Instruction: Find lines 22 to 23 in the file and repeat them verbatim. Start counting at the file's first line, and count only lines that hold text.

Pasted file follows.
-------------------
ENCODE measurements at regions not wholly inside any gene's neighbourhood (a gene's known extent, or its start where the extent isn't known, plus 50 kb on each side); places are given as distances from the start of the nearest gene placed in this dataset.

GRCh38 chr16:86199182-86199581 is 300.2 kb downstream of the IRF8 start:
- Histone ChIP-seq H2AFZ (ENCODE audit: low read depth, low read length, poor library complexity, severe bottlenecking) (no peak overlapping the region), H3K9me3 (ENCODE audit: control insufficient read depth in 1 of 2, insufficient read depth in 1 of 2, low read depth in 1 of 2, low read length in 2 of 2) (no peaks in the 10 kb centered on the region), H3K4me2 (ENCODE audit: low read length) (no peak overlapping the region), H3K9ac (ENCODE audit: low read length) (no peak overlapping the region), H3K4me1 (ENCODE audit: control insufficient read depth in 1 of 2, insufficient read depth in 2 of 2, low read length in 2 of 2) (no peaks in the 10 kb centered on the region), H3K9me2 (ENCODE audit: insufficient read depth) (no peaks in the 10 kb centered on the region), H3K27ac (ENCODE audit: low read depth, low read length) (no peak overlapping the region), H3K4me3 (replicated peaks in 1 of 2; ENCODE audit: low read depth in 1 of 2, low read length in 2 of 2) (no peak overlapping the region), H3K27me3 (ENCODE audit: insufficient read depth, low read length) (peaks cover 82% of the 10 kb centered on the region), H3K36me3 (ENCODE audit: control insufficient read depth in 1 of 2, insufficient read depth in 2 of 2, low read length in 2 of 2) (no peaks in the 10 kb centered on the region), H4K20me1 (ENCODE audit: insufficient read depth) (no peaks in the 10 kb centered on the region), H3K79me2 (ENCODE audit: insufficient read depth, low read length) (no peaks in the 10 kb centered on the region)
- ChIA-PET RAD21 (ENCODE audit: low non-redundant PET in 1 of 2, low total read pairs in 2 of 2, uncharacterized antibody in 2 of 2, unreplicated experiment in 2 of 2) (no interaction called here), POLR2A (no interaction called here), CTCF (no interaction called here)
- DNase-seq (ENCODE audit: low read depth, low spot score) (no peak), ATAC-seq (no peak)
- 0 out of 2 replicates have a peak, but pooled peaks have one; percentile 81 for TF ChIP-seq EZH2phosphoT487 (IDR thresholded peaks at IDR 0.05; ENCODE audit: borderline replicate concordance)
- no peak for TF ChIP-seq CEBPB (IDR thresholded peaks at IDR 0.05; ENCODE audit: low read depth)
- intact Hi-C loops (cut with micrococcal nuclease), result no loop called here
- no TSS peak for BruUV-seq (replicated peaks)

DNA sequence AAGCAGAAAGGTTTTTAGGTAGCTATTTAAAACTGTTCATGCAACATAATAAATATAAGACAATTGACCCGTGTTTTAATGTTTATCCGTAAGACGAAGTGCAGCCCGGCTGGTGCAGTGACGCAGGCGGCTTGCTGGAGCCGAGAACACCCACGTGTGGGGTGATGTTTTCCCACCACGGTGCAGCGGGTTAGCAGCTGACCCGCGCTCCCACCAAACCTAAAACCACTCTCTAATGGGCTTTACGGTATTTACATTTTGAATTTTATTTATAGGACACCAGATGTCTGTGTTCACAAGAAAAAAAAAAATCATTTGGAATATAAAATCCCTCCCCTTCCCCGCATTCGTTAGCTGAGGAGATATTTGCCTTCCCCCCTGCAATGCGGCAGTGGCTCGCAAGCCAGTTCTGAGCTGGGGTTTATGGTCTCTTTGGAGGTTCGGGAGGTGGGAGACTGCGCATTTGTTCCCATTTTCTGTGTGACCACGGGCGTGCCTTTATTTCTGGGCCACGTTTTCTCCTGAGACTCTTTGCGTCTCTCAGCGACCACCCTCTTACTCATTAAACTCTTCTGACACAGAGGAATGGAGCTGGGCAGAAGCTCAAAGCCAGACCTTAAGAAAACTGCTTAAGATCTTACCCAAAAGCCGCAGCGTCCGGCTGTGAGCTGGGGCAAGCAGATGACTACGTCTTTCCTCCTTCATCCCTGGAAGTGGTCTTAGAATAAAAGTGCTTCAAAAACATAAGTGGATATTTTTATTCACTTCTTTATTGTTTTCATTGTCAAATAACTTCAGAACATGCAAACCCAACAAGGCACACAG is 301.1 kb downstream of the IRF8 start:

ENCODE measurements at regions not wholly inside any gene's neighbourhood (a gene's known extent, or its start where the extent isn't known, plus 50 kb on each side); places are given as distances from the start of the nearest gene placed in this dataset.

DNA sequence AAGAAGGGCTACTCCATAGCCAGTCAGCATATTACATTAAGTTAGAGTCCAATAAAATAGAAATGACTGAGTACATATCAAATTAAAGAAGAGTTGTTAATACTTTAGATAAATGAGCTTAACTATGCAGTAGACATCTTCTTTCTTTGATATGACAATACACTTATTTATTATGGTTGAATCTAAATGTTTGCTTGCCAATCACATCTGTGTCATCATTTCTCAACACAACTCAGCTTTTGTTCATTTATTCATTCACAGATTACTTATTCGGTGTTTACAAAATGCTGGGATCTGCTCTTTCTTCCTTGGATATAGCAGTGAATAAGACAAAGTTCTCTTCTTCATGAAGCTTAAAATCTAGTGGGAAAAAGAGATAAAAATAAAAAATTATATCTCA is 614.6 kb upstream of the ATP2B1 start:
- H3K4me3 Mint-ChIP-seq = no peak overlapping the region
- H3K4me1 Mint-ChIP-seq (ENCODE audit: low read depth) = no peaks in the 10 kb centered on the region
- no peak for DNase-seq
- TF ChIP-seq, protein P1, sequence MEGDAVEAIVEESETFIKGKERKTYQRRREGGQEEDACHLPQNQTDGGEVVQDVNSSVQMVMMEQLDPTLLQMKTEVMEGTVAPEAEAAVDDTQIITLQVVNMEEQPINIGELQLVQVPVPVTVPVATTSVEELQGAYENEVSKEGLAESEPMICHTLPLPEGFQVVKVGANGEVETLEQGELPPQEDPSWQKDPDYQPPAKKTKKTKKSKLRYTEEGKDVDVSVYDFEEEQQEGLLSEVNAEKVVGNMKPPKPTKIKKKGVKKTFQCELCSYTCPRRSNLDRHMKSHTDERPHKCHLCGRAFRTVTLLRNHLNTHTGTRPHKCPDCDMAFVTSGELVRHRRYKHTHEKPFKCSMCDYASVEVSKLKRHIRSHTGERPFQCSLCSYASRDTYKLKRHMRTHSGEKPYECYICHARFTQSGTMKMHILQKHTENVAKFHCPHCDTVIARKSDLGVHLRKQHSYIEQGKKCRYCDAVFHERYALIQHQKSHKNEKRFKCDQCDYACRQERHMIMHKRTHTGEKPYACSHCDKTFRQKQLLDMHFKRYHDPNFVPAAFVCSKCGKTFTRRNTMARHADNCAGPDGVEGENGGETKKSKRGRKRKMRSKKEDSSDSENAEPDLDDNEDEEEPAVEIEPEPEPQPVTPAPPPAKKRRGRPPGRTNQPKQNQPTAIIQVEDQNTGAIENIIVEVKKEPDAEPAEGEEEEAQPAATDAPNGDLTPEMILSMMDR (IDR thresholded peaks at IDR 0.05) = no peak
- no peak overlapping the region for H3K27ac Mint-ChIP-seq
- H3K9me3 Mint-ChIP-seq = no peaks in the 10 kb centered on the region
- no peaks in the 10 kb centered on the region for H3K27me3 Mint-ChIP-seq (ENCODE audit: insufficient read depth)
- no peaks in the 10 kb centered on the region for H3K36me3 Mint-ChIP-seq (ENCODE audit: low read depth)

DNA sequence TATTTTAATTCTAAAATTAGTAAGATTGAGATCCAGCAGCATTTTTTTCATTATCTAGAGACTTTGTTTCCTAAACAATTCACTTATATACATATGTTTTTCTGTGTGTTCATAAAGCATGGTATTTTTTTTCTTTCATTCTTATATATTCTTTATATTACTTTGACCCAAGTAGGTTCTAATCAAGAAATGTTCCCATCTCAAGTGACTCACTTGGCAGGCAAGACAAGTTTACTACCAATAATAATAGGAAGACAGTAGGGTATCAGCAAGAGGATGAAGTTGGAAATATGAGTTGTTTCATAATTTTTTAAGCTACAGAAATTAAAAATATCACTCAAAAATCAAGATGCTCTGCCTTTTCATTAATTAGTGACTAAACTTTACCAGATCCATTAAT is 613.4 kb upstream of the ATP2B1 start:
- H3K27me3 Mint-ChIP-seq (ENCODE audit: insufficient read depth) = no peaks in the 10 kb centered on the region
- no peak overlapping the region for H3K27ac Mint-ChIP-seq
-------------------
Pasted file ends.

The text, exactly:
- H3K27me3 Mint-ChIP-seq (ENCODE audit: insufficient read depth) = no peaks in the 10 kb centered on the region
- no peak overlapping the region for H3K27ac Mint-ChIP-seq